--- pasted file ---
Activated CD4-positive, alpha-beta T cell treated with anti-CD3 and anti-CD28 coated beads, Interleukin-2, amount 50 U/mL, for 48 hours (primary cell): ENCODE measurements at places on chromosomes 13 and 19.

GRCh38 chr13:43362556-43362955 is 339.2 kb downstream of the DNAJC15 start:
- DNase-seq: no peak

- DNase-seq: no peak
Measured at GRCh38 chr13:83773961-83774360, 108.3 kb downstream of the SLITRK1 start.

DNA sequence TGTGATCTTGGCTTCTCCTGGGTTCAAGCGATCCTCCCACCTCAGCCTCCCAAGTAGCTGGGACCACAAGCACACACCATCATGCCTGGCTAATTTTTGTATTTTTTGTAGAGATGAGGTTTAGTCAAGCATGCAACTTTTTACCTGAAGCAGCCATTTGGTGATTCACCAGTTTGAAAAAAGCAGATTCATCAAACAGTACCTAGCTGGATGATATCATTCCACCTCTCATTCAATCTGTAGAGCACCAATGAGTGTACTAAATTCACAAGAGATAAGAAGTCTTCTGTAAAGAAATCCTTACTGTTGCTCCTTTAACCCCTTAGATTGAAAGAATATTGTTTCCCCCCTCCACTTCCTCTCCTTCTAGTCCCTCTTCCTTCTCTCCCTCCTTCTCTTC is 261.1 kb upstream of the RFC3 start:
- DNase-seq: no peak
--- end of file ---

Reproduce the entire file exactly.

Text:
Activated CD4-positive, alpha-beta T cell treated with anti-CD3 and anti-CD28 coated beads, Interleukin-2, amount 50 U/mL, for 48 hours (primary cell): ENCODE measurements at places on chromosomes 13 and 19.

GRCh38 chr13:43362556-43362955 is 339.2 kb downstream of the DNAJC15 start:
- DNase-seq: no peak

- DNase-seq: no peak
Measured at GRCh38 chr13:83773961-83774360, 108.3 kb downstream of the SLITRK1 start.

DNA sequence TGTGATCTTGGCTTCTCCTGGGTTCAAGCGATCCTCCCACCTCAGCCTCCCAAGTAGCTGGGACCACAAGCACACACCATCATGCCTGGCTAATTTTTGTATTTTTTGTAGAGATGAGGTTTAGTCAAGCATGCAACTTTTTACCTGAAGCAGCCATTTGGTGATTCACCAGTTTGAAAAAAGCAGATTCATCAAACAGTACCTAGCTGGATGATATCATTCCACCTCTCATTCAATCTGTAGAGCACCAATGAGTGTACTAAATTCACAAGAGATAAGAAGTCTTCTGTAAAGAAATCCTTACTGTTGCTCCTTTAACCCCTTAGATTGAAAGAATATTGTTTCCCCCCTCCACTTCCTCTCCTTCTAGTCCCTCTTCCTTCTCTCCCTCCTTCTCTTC is 261.1 kb upstream of the RFC3 start:
- DNase-seq: no peak